How Bad Are Things In Rio? Ask The New Zealand Athlete Who Was Just Kidnapped
“2016 has been a very bad year”
Soldiers guarding the Olympic Village (Getty Images)
The level of disrepair leading up to this year’s Olympic Games in Rio has evolved into something that borders on the darkest comedy. When New Zealand sportsman Jason Lee was kidnapped by men wearing police uniforms Sunday, he tweeted it glibly, like he’d just slipped on a banana peel.
What did you guys get up to yesterday? I got kidnapped. Go Olympics! #Rio2016— J L (@J L) 1469386394
Womp womp. In the leadup to next month’s games, local officials had hoped (as does every Olympic host city) they would receive a huge boost in tourist cred. Instead, the Games have served to shine a harsh spotlight on a location with immense social, political, health (see: zika) and environmental issues. Everyone is watching Brazil, but for all the wrong reasons.
In Lee’s description in the New Zealand Herald, he was confronted by men in uniform, who threatened to arrest him if he didn’t go with them to a couple of ATMs and withdraw bribes. Whether they were actual law officers is unclear, but Lee seems understandably shaken.
"I'm not sure what's more depressing, the fact this stuff is happening to foreigners so close to the Olympic Games,” the Jiu Jitsu athlete said, “or the fact that Brazilians have to live in a society that enables this absolute bullshit on a daily basis.”
Last month two members of Australia’s Paralympic team were robbed at gunpoint while biking through a park; their bikes were stolen. And three members of the Spanish sailing team were also robbed back in May.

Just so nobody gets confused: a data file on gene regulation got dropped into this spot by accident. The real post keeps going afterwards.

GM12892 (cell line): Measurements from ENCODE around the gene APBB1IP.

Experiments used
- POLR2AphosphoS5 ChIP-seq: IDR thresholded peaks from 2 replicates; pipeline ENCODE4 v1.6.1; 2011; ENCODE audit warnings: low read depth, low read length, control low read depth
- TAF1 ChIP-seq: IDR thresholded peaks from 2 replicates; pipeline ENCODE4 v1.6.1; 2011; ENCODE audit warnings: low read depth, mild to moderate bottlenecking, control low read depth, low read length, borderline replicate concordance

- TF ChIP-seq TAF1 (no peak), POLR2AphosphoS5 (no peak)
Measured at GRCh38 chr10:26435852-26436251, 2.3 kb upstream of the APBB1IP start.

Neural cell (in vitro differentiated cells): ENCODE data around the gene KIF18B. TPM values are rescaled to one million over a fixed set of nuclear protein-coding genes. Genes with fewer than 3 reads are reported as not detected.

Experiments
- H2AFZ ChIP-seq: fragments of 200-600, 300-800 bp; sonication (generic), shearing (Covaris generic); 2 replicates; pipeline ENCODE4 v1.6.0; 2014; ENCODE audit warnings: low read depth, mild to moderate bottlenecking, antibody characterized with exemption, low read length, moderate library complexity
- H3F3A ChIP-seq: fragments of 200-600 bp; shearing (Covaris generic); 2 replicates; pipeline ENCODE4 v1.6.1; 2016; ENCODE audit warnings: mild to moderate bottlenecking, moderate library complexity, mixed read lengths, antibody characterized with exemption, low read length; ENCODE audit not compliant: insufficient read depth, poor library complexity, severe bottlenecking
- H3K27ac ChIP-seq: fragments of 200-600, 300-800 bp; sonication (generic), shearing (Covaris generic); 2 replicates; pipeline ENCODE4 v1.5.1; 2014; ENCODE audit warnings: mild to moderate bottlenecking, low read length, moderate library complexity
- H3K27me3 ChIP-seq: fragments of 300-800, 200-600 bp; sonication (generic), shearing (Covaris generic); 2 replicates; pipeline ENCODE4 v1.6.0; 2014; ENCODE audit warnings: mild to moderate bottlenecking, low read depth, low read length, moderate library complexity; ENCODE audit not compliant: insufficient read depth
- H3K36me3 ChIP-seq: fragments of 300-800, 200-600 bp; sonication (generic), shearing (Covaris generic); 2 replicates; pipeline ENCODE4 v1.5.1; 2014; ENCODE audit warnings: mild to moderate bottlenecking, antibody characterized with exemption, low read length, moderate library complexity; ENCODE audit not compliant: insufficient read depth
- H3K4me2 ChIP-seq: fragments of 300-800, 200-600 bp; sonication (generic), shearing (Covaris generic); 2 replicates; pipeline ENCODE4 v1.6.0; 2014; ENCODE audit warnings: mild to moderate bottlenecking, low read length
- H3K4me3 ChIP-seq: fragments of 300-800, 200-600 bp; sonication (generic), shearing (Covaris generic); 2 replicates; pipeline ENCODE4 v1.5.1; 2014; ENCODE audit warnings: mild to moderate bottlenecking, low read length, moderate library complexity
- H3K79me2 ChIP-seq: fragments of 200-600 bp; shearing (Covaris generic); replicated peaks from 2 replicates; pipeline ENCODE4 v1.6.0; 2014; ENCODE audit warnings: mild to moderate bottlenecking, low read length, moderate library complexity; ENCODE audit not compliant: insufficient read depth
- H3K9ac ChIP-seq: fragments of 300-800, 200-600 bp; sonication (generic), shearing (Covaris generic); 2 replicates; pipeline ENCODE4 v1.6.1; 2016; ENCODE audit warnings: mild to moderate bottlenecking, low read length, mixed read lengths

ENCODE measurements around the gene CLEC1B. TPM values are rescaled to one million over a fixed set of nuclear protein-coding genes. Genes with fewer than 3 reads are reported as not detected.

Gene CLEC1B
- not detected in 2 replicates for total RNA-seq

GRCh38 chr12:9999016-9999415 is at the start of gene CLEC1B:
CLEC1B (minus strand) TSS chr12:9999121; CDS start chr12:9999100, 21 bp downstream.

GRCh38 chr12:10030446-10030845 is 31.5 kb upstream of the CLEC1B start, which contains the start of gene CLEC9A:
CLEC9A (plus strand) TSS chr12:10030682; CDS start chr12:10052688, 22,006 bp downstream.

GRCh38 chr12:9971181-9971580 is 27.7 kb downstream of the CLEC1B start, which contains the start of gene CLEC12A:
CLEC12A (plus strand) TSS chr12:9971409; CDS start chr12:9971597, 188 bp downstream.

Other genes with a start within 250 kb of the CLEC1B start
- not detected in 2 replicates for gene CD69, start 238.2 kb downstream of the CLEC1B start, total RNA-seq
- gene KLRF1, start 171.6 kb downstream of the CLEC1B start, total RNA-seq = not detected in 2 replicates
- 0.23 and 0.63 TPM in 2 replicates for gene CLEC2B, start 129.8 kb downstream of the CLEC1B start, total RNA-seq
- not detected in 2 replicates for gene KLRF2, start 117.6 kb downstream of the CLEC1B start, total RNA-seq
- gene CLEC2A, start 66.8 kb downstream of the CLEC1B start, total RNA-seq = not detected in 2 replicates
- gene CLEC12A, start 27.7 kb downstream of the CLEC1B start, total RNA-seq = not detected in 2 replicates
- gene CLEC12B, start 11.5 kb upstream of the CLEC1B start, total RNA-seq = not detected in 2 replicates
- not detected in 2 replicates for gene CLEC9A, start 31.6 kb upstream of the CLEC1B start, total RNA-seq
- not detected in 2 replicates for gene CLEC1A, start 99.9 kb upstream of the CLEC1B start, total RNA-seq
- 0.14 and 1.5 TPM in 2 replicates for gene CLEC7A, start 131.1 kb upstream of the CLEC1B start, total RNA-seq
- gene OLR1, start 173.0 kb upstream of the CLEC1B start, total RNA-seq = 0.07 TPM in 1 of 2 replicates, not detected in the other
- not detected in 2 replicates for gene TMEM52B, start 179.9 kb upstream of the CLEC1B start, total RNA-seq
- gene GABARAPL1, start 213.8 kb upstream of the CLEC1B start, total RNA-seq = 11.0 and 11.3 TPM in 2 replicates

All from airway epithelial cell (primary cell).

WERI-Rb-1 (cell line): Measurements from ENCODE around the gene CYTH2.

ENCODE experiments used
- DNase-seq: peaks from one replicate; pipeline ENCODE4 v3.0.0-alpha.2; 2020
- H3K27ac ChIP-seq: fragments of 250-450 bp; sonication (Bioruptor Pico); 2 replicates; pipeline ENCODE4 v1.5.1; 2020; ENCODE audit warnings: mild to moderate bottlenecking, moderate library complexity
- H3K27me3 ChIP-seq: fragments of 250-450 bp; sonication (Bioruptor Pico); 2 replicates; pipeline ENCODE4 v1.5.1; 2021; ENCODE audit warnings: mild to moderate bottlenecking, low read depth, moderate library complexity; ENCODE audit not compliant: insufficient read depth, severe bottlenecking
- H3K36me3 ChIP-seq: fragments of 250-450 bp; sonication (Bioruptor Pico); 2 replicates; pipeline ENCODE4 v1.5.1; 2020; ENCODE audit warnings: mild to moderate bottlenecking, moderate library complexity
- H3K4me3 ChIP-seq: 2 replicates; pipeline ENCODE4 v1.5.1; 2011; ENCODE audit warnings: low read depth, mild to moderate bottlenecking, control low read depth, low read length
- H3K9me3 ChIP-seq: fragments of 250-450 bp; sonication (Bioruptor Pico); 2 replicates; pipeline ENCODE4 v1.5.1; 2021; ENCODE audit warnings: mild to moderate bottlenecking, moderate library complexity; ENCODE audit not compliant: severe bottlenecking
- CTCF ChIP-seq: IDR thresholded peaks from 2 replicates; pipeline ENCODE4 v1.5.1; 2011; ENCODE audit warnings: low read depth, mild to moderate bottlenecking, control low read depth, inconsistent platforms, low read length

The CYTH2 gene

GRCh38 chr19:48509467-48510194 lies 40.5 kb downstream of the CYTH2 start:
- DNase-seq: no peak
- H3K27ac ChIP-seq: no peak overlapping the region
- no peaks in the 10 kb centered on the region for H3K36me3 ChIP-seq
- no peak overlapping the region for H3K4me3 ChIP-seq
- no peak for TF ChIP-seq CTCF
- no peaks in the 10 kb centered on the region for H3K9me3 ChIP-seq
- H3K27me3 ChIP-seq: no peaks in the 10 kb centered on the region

Rio officials keep reacting as if these are anomalies, little kinks they’re addressing appropriately. But the AP reports murders in Rio have sharply risen in the first half of 2016, with shootouts in Rio’s slums erupting daily. Additionally, police violence is spiking, as is violence against law enforcement (61 Rio officers killed since January).
"2016 has been a very bad year. We have seen a dramatic increase in homicides, robberies and other crimes," Ignacio Cano, a sociologist at the Violence Studies Lab of Rio de Janeiro State University, told the New Zealand Herald. "We lost a big opportunity to transform police and develop a new public safety model.”
There will be 85,000 police and soldiers on-hand for the games next month, double the presence at the 2012 Olympics in London. Still, skeptics remain doubtful of things to come. “This place is well and truly f***ked in every sense of the word imaginable," Lee wrote on Facebook.
Correction: A previous headline for this story called Lee an Olympic athlete. He was actually a professional athlete in Rio to attend the games.